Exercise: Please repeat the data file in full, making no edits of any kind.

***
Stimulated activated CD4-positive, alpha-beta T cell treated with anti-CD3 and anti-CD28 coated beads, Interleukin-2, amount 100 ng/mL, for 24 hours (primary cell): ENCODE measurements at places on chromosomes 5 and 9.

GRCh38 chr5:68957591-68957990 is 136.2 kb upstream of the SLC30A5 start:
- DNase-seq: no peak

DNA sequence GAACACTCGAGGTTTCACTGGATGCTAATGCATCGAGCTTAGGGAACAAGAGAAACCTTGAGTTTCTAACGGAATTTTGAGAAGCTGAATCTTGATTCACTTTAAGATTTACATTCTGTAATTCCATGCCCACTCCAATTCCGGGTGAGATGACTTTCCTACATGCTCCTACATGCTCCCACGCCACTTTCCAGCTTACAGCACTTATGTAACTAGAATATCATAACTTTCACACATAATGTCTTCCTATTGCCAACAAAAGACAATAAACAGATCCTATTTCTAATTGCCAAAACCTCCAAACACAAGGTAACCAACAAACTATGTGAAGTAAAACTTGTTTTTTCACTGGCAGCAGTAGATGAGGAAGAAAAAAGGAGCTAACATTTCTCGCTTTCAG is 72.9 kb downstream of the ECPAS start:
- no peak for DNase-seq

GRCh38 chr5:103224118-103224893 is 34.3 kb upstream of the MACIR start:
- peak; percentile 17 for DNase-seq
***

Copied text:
Stimulated activated CD4-positive, alpha-beta T cell treated with anti-CD3 and anti-CD28 coated beads, Interleukin-2, amount 100 ng/mL, for 24 hours (primary cell): ENCODE measurements at places on chromosomes 5 and 9.

GRCh38 chr5:68957591-68957990 is 136.2 kb upstream of the SLC30A5 start:
- DNase-seq: no peak

DNA sequence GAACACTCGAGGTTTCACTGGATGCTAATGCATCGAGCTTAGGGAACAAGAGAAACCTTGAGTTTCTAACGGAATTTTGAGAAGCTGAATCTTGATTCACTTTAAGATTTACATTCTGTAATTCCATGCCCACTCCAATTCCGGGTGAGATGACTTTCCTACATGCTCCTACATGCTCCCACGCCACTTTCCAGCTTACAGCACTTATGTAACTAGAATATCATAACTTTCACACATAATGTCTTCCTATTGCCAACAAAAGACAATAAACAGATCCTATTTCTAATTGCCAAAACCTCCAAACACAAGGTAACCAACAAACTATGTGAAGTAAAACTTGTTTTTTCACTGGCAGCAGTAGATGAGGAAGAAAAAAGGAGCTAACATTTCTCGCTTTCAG is 72.9 kb downstream of the ECPAS start:
- no peak for DNase-seq

GRCh38 chr5:103224118-103224893 is 34.3 kb upstream of the MACIR start:
- peak; percentile 17 for DNase-seq